Fitness

Fitness levels of kids in Finland continue to drop | News

Fitness tests indicate a decline in endurance, especially among eighth graders

Eighth graders Crista Hyyryläinen and Sara Rossinen attribute students’ decreasing physical fitness to excessive gaming and lack of exercise. Image: Juuso Stoor / Yle

Nationwide fitness tests conducted in autumn suggest that endurance levels among eighth-grade pupils in Finland have continued to drop over the past two years.

Schools across the country carry out the Move! tests, which evaluate physical fitness in fifth and eighth graders every year.

The programme, which assesses aspects such as endurance, speed and strength, collected data from more than 107,000 students this year.

The average results for eighth-grade girls in the 20-metre line run decreased by 14 seconds this year compared to the previous year, while that of boys decreased by 13 seconds. But over the past two years, the results deteriorated by almost half a minute for both girls and boys, according to Mikko Huhtiniemi, development manager of the Move! Programme.

“The past two years have been a challenging period due to the Covid-19 crisis, which could have contributed to these changes,” Huhtiniemi stated.

A worrying trend

According to Huhtiniemi, in terms of physical fitness categories, endurance results have deteriorated the most since schools first began implementing the Move! tests in 2016.

“It is a worrying trend, because endurance is essential for basic functioning and managing everyday tasks,” he said.

Fifth-grade boys in particular have registered a steady decline in results for the 20-metre line run test over the past five years.

The overall test results, which include data from six sections measuring overall fitness, indicate that 40 percent of fifth and eighth grade students are not fit enough, which means that their current physical condition could have a detrimental effect on their health and wellbeing and would make it difficult to cope with everyday life.

“It can lead to them having such a physically demanding day that they do not have enough energy to play with friends in the evening or engage in other activities. It can result in a vicious cycle,” Huhtiniemi added.

According to fifth grader Pauli Lampiaho, the 20-metre line run was the most challenging test in the Move! programme. Image: Juuso Stoor / Yle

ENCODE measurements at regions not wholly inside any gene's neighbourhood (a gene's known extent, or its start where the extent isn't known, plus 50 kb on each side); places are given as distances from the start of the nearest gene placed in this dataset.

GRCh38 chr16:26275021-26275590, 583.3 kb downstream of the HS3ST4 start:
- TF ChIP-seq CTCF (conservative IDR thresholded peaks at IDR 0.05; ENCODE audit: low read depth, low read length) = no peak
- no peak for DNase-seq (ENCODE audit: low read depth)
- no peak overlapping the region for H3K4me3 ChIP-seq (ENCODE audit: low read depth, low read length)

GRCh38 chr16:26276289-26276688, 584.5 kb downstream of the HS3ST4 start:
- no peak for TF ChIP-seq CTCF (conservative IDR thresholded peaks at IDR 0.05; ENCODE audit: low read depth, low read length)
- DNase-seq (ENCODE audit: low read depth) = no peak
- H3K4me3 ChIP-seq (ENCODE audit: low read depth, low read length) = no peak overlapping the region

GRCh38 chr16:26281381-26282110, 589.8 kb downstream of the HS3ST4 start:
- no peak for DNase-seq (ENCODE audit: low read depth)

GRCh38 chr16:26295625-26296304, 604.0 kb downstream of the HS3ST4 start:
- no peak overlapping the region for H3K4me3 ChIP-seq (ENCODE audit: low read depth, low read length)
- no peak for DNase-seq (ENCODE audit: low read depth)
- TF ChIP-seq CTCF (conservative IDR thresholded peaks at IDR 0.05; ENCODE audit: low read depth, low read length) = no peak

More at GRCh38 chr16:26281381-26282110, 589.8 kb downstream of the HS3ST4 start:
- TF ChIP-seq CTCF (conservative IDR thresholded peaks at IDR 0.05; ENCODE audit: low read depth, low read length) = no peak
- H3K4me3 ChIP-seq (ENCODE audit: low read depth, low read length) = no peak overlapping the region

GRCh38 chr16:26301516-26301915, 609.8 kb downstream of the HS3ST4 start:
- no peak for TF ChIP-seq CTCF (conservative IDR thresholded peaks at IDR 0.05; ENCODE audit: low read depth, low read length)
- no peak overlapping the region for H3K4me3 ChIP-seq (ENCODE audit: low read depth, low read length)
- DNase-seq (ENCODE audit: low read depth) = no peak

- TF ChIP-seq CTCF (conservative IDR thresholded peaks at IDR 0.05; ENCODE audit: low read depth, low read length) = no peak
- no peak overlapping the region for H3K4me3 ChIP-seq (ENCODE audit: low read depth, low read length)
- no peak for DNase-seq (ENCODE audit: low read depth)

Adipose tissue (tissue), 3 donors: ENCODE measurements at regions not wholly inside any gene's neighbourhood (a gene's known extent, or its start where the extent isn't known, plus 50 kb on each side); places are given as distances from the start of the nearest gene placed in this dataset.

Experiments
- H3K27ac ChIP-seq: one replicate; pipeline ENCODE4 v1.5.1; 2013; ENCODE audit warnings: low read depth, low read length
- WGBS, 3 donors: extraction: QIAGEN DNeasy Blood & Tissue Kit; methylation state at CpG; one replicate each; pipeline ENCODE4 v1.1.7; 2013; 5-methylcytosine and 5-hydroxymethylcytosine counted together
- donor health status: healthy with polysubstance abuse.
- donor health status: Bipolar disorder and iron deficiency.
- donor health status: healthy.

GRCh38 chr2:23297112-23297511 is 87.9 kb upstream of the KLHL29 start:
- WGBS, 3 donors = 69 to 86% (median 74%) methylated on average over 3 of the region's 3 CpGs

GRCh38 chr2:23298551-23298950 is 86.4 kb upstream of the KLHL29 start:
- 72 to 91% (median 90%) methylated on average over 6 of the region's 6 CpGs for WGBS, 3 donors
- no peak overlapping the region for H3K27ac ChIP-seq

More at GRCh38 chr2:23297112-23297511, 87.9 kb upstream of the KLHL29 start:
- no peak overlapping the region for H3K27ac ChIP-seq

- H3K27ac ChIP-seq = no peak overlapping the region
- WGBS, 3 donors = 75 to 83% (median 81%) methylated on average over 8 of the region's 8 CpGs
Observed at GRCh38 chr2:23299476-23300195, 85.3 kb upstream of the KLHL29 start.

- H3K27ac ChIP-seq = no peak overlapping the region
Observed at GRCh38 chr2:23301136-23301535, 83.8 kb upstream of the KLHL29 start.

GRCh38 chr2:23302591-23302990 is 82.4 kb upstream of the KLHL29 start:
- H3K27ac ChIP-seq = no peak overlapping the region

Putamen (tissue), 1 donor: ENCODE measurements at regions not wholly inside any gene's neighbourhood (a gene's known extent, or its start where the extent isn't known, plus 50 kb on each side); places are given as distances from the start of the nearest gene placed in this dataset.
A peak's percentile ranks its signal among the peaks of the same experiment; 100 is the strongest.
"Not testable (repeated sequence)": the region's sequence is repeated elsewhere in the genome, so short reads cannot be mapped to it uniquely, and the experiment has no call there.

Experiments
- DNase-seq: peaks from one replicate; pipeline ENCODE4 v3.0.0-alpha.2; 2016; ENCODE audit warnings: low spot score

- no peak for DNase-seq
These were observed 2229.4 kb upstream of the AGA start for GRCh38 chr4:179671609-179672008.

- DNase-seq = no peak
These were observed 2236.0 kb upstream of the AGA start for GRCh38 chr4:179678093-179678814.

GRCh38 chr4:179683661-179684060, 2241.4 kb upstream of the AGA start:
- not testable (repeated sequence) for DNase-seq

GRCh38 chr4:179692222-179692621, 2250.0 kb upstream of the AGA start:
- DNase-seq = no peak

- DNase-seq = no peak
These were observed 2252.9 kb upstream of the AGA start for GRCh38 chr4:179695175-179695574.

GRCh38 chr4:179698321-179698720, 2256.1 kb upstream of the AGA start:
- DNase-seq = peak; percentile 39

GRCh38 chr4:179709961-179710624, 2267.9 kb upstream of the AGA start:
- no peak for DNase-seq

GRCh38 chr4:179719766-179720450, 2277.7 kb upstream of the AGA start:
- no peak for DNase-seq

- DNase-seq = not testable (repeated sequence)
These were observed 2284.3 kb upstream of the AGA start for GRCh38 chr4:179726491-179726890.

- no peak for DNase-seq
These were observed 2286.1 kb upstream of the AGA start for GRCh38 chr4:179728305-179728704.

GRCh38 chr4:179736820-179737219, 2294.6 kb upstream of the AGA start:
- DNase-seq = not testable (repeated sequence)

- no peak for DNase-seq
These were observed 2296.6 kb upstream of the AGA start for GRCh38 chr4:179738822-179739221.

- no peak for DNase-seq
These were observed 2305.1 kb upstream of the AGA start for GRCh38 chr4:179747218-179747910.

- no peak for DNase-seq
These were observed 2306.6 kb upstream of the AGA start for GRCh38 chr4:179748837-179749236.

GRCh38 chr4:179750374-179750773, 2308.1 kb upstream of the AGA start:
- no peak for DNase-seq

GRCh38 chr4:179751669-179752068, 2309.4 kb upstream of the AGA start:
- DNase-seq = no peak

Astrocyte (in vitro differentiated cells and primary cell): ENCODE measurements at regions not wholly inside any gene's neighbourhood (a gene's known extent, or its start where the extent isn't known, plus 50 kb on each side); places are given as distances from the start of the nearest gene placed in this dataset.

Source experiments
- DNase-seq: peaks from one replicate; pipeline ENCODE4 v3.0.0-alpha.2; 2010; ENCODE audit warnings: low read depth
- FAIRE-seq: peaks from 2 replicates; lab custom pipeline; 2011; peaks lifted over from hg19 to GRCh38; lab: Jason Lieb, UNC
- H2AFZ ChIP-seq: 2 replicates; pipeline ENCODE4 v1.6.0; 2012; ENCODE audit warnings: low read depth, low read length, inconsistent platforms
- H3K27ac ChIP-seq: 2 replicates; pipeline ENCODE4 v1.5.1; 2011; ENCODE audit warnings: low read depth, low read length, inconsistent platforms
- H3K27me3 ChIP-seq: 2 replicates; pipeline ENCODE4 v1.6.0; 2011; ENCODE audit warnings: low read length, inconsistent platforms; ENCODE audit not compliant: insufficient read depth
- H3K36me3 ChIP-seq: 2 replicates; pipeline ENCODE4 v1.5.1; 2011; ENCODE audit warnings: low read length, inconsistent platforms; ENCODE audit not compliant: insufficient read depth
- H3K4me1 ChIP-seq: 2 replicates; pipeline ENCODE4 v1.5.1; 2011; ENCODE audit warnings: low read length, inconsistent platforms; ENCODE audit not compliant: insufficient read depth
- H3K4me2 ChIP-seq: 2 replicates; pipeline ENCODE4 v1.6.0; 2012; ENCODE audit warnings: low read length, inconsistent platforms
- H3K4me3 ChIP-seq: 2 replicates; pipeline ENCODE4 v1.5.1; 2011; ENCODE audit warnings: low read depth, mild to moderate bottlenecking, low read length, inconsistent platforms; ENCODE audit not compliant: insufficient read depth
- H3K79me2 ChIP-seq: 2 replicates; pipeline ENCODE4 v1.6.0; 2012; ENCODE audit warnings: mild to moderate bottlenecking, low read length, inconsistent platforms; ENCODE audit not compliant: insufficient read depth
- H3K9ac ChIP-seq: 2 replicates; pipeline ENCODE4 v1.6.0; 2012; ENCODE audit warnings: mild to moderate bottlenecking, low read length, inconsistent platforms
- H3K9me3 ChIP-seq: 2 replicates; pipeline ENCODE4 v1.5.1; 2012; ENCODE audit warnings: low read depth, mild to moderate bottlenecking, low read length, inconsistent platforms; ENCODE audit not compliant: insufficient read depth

Improvements in mobility, core muscles weak

This year’s tests indicated an improvement in mobility skills among male pupils. “The long-term mobility results for boys have improved across the board and that is a small ray of hope. There could be a way to close the gap with girls,” Huhtiniemi stated.

However, female pupils appear to have significantly better mobility skills than their male counterparts. While a quarter of eighth-grade boys were unable to complete a lower back extension adequately, the equivalent figure for girls was only six percent.

Core muscle strength, on the other hand, has decreased in fifth and eighth grade boys as well as girls compared to the previous year.

“While the number of repetitions for both fifth-grade boys and girls reached 30 nearly every year, it has now decreased by two units for girls and three units for boys. It is nonetheless a significant change in the results of tens of thousands of girls and boys. And unfortunately, the same can be seen in eighth graders,” Tommi Vasankari, director of the UKK Institute for Health Promotion Research, stated.

Huhtiniemi points out that even small changes should be taken into account when it comes to a comprehensive study such as Move!, which evaluates a large section of the population.

Regional differences in fitness levels

The study also found several regional differences in physical fitness test results. Fifth and eighth graders in Uusimaa, Pirkanmaa and North Ostrobothnia scored better overall than other regions in Finland.

Lapland and Kainuu, on the other hand, recorded the worst results in the country. The reasons behind these differences remain unclear.

“Schools in the North might conduct longer field trips and excursions, which would mean long periods spent sitting in a car. This could affect the [physical fitness] situation,” Huhtiniemi said.

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